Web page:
Both serverless and microservices technologies are designed with the goal of hosting highly scalable solutions. But, they aren’t the same thing.
In this article, we’ll take a high-level view of each technology so you can determine what’s best for your application development and your overall business.
A brief history of app development
Like anything in technology, microservices and serverless are the response to a particular problem. It all begins with traditional application building.
The traditional approach to building a web-based application has been to implement a monolithic architecture. In its most basic form, a monolithic architecture consists of:
- A central database
- A web server
- A user interface (the browser)
This required two critical components:
- Hosting the physical database and web server on-premises
- Employing an in-house technical team to maintain the architecture
As businesses scaled up, monoliths turned out to be unscalable. They were also less adaptable, more resource-intensive, and overall more expensive to manage due to high technical overhead.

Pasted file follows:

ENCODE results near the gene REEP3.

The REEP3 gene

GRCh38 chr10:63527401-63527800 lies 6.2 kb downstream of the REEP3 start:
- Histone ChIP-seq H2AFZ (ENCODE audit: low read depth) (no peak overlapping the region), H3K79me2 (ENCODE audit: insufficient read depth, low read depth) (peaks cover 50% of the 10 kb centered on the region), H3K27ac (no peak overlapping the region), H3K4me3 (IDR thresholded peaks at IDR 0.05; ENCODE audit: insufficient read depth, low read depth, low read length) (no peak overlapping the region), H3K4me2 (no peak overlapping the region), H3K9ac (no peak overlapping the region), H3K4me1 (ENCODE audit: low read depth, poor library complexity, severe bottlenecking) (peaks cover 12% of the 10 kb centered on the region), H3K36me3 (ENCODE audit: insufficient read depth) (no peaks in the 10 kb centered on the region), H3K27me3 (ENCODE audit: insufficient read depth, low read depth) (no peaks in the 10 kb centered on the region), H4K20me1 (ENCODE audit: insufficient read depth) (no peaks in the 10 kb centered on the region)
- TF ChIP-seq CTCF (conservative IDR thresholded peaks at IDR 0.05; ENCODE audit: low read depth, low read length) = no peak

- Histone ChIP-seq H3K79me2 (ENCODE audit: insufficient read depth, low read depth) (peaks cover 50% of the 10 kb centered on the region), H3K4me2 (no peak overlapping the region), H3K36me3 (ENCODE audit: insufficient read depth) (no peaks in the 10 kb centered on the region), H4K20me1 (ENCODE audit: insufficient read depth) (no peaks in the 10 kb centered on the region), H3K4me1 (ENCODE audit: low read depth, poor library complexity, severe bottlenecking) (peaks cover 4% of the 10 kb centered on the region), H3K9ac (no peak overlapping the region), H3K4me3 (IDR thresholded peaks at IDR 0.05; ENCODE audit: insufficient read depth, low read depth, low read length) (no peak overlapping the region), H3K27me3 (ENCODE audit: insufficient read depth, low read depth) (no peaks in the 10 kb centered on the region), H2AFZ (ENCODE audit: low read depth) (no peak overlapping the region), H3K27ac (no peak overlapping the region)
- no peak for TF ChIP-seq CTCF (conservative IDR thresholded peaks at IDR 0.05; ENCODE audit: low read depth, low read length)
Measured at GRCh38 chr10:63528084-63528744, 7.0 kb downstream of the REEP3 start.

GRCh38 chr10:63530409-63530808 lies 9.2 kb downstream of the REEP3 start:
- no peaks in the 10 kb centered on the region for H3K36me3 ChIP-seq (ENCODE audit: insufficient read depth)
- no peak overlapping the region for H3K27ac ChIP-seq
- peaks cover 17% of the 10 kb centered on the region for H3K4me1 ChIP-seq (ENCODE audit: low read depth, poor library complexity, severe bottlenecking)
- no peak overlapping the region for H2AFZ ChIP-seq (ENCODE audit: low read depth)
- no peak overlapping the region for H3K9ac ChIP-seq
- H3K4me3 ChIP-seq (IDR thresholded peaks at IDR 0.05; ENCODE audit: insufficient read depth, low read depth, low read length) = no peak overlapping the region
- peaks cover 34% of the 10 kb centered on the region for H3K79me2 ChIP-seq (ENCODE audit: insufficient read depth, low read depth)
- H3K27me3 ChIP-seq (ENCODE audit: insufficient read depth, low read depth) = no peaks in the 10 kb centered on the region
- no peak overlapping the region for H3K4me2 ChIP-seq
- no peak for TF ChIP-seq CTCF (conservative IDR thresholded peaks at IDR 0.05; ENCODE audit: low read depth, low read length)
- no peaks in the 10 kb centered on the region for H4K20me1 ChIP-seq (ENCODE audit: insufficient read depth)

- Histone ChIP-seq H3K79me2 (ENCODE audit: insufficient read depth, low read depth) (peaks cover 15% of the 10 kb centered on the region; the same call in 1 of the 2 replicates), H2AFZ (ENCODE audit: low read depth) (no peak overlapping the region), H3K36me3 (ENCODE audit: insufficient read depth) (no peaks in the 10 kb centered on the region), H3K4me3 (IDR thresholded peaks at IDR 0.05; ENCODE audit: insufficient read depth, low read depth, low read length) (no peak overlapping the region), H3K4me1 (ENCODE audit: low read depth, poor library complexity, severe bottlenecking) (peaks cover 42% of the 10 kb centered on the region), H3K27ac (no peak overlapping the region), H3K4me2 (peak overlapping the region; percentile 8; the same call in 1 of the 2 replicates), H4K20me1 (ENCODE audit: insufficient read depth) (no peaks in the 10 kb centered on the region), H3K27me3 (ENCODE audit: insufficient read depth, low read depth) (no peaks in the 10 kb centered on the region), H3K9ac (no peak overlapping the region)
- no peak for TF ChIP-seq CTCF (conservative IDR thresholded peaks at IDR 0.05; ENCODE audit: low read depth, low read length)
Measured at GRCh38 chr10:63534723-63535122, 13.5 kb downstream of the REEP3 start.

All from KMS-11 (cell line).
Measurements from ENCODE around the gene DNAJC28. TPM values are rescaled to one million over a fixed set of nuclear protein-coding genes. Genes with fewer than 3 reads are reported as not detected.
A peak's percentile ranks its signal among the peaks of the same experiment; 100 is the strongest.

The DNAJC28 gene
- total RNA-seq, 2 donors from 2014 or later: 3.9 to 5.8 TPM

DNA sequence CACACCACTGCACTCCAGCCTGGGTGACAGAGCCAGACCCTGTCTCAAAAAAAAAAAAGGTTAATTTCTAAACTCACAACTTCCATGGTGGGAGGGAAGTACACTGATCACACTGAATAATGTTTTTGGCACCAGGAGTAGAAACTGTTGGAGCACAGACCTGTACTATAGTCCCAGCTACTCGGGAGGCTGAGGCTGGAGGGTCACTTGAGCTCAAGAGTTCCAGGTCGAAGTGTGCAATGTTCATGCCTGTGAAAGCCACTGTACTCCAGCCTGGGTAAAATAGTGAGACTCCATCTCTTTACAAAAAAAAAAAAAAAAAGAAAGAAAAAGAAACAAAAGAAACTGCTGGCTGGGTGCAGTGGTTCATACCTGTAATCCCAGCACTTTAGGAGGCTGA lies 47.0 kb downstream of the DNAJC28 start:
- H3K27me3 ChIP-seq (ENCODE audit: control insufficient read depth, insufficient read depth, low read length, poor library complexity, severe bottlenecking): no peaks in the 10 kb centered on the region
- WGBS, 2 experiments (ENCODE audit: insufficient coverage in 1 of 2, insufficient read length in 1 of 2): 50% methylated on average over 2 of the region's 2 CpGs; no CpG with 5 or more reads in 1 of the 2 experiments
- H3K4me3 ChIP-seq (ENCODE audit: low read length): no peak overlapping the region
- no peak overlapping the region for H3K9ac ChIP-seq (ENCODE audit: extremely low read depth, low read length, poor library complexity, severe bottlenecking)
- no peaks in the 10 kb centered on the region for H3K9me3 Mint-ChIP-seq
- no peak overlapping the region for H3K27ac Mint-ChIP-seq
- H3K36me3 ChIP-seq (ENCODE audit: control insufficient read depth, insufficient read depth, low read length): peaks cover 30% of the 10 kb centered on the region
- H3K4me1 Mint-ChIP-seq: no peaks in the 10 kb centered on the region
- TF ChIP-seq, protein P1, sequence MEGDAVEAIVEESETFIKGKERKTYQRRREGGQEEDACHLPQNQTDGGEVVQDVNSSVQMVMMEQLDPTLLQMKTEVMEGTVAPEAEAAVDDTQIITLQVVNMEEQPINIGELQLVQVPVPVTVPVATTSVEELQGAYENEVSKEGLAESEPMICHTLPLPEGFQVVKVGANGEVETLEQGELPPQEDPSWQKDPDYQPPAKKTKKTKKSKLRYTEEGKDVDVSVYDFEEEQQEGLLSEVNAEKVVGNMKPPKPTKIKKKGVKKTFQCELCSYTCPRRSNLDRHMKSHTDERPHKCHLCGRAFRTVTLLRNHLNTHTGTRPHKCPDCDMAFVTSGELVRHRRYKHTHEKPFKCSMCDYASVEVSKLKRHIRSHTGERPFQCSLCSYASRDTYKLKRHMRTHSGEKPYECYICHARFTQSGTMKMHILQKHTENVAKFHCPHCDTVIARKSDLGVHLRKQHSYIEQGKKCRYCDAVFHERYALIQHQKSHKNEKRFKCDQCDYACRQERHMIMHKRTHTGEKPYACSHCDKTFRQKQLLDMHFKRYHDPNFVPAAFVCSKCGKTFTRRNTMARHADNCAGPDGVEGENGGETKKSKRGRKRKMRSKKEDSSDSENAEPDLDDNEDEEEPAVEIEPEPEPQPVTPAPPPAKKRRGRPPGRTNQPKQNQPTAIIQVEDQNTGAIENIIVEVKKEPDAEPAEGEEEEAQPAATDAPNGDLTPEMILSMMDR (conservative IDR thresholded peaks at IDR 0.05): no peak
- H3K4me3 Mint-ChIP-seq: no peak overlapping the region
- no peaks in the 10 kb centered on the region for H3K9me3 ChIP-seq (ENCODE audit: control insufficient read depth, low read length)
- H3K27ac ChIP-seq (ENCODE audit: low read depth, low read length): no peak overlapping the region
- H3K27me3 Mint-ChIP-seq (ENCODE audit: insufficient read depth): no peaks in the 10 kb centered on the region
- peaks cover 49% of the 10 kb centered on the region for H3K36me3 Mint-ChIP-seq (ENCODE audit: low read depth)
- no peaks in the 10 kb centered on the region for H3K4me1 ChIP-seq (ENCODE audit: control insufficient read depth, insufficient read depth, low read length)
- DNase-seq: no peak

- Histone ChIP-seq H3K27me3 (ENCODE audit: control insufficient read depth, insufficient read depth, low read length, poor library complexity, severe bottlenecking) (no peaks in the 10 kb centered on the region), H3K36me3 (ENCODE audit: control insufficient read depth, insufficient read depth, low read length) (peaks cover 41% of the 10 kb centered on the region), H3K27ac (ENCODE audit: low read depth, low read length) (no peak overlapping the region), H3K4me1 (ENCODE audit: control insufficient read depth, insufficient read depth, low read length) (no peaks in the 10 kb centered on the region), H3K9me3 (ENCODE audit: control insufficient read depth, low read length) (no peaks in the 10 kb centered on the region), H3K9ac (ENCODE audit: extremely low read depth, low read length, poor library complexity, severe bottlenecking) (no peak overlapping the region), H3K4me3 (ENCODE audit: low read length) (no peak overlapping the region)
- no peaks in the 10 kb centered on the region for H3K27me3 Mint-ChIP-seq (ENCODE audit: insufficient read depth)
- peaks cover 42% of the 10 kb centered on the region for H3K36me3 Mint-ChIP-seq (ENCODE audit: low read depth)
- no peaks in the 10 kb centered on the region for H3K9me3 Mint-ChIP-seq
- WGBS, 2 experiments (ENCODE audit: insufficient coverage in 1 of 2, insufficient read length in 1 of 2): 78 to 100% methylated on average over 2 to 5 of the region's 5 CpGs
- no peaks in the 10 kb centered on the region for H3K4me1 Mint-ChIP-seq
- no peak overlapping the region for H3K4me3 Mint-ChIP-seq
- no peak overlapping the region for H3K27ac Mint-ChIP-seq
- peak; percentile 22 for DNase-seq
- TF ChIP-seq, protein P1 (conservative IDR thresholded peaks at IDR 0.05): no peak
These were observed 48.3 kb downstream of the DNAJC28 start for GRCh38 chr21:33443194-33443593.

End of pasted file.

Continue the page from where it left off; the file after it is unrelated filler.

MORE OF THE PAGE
To deal with this, companies needed an architecture that was agile, scalable, and cost-effective—while still delivering on performance.
These requirements gave birth to serverless and microservices technologies, which are designed with the goal of hosting highly scalable solutions.
While both support a modernized approach to IT and developer operations, each comes with its own set of advantages and challenges.
What are microservices?
Building a microservice architecture (MSA) consists of several autonomous components that interconnect with each other using APIs. Each of these components—known as microservices—executes a single function or process. Each microservice is deployed within a container that operates as a stand-alone application.